Hotline Miami 2: Wrong Number Review

Developer: Dennation Games

Publisher: Devolver Digital

Release Date: March 10th, 2015

Available On: PC, PlayStation 3, PlayStation 4, PlayStation Vita

Reviewer’s Note: I played this game on the PlayStation 4. There may be differences between versions.

I can’t believe I’m about to write this review. Hotline Miami is one of my favorite indie games, thanks to its tight controls, fun gameplay, hard but fair difficulty, and interesting story. Hotline Miami 2: Wrong Number should have taken everything the first game does and improves it. Instead it somehow manages to do the opposite, leading to my first true disappointment of 2015.

Hotline Miami 2 serves as both a sequel and a prequel to the original game. While the first game only put you in the role of one character, Hotline Miami 2 follows nine different characters in their personal stories. By the end of the game I followed a group of “fans” obsessed with the original game’s killer, a Russian assassin trying to get out of the business, a writer trying to write a biography about the original game’s killer, a corrupt detective investigating a new serial killer, and more. Each character is interesting and watching all their individual plots tie together as they go about their actions makes for a story that is genuinely interesting and fun to follow. Unfortunately, just as the game is reaching its climax, there’s a sudden whiplash inducing ending that I don’t want to really spoil here, but basically just ends every single plot string. It’s a shame that such a great story is basically thrown away suddenly.

I think someone died here

I think someone died here

At first Hotline Miami 2 looked similar to the original game. I no longer got to pick a mask at the start of each level, but instead was given a character. I had no choice in who I played as, though some characters have special abilities that others don’t. The most unique of the bunch comes from a pair of the”fans” called Axel & Ash. You play as both of them as once: one uses a chainsaw in melee encounters while the other is always using a gun. Combining them can lead to some hilariously destructive moments. That said, I found the fun and unique characters to be few and far in between. One of the other “fans”, Mark, can use two sub machine guns and point them in opposite directions which is cool. The Son can select from different styles and do something similar. The Writer can only use blunt weapons to non-lethally knock enemies out, and if I picked up any guns with him he just emptied them and tossed them aside.

Yet a majority of these characters I had difficulty wanting to play. Corey can do a dodge roll that mostly just caused me to roll into my death. Manny can apparently aim faster, but I honestly never noticed his aiming speed to be any different from other characters. Tony can’t use anything other than his fists, which drives me insane on levels with many gun-wielding enemies. The Soldier is forced to choose a gun at the beginning of a level, and can’t ever swap it out. This mechanic makes no sense and basically means I had to keep running back to ammo boxes to get more ammo for him. Speaking of guns, they seem to have taken a noticeably larger role in Hotline Miami 2. Many of the levels are now very large, and it seems like the majority of enemies are now wielding guns. Several times I found myself turning a corner only to be filled by bullets from enemies that I had no way of being able to see. Similar to the original game: death comes quickly. A single bullet or strike with a melee weapon is more than enough to put you out of commission. The game’s super fast reloads from death help alleviate some of the issues, but it’s still problematic enough to become frustrating.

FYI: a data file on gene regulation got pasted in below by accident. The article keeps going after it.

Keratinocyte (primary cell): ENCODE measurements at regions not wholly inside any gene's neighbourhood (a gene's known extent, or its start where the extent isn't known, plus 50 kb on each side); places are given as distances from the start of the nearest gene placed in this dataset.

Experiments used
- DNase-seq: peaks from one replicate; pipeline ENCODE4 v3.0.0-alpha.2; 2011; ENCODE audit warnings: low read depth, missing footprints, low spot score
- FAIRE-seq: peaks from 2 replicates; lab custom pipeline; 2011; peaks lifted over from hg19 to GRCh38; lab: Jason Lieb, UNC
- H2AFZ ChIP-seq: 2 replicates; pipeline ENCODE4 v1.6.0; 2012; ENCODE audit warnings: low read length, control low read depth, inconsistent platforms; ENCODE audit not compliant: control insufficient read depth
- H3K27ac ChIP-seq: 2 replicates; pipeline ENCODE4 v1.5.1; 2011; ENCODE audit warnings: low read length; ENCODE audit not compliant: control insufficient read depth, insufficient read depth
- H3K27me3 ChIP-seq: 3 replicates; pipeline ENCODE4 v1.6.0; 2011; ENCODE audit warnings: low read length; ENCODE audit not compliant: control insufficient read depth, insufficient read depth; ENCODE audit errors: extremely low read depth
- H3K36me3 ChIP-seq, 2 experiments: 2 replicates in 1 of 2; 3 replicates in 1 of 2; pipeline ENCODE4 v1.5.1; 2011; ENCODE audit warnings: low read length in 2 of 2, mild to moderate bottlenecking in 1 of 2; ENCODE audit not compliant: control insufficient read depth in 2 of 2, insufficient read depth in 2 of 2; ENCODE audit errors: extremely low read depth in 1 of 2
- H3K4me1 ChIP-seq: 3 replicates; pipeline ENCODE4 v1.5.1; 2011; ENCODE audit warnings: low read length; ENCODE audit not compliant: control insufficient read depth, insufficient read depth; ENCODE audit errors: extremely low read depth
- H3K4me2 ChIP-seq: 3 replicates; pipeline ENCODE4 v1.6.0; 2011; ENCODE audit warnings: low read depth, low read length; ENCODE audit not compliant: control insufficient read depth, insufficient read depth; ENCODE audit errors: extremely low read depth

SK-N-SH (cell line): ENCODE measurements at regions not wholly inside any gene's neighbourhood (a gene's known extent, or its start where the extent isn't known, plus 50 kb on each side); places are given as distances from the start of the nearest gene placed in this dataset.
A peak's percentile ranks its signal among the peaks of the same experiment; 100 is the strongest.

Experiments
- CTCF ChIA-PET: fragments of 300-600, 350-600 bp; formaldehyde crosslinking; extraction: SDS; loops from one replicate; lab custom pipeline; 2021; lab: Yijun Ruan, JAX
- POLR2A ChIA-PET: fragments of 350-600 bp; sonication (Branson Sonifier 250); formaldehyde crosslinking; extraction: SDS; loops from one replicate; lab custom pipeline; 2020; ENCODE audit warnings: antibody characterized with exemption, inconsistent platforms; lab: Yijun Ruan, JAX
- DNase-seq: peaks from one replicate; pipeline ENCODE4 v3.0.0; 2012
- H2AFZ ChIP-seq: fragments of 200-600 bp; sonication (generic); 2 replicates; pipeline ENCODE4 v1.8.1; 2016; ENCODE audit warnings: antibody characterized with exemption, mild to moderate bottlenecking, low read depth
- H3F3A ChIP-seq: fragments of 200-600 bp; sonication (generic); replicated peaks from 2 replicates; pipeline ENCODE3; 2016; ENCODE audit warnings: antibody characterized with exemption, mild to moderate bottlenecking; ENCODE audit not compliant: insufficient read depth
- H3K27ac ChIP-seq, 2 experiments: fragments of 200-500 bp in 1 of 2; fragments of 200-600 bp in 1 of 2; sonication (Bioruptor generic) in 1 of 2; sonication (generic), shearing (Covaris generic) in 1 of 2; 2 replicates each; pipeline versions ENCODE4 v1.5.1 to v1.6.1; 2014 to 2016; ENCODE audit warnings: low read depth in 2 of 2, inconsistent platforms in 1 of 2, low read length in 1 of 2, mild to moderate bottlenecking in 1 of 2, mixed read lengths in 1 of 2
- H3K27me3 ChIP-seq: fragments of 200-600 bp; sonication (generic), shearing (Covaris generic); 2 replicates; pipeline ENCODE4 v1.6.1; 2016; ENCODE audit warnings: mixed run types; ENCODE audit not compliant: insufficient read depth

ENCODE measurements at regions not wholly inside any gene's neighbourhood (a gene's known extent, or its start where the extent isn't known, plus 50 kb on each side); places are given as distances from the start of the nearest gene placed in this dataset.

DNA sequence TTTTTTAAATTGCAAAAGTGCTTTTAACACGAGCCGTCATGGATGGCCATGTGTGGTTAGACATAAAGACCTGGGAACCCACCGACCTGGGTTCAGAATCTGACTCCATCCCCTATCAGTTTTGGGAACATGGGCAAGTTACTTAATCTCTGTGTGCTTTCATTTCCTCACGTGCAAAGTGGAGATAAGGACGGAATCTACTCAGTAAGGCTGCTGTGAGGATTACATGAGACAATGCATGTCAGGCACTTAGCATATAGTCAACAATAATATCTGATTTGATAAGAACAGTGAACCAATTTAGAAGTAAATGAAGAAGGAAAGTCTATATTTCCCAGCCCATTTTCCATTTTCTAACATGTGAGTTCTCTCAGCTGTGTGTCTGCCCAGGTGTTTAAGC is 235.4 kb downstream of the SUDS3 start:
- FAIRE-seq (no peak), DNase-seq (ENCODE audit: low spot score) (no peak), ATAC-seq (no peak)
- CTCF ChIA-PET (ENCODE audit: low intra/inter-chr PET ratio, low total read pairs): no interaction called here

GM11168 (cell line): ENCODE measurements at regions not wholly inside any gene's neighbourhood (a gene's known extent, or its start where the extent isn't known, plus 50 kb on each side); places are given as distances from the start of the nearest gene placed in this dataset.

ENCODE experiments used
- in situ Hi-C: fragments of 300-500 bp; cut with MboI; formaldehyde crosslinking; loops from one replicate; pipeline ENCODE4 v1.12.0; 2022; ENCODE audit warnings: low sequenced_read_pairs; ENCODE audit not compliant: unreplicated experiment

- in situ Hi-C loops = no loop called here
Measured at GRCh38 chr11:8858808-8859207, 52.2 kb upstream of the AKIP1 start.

You spilled your apple juice

You spilled your apple juice

As the game continued frustration quickly became a reoccurring theme. The original Hotline Miami had “big” enemies that were restricted to melee, but took several bullets or carefully timed attacks to bring down. Hotline Miami 2 sees these guys return, but also adds in versions that have guns. This means that, without any kind of really weird runaround strategy, meeting one of these guys resulted in me getting killed a solid 80% of the time. Other weird new enemies included a guy that would duck under bullets and could only be killed by using melee attacks, and enemies that took cover behind objects and could only be hurt when they pop out to shoot at me. These enemies don’t work very well with Hotline Miami’s gameplay style, and I often had to go out of my way to try and isolate them by exploiting the game’s weird AI.

It’s really a shame how much I wasn’t enjoying my time with Hotline Miami 2, and how the occasional level reminded me of the original game and how much fun I had with that one. Later in the game (which took me about 8ish hours to finish, though experts who don’t die as much could probably beat it in as little as 3) there’s a group of levels very similar to the original game. They take place in small environments that you can properly scout out, not once did I turn a corner to die instantly, and I actually had to think of the best way to clear rooms. It’s a shame these highlights happen so late in the game as I found them to easily be the best levels of the bunch. Also, Hotline Miami 2 has one of the best soundtracks I’ve heard in a game. You owe it to yourself to go listen to it.

The interesting story and fantastic soundtrack, plus the few really good levels, just aren’t enough to save this sinking ship. I came out of Hotline Miami 2: Wrong Number pissed off, frustrated, and ultimately disappointed. I have no clue how one of my favorite indie games had managed to be followed up by one of my least favorites. I guess 2 really is the wrong number.


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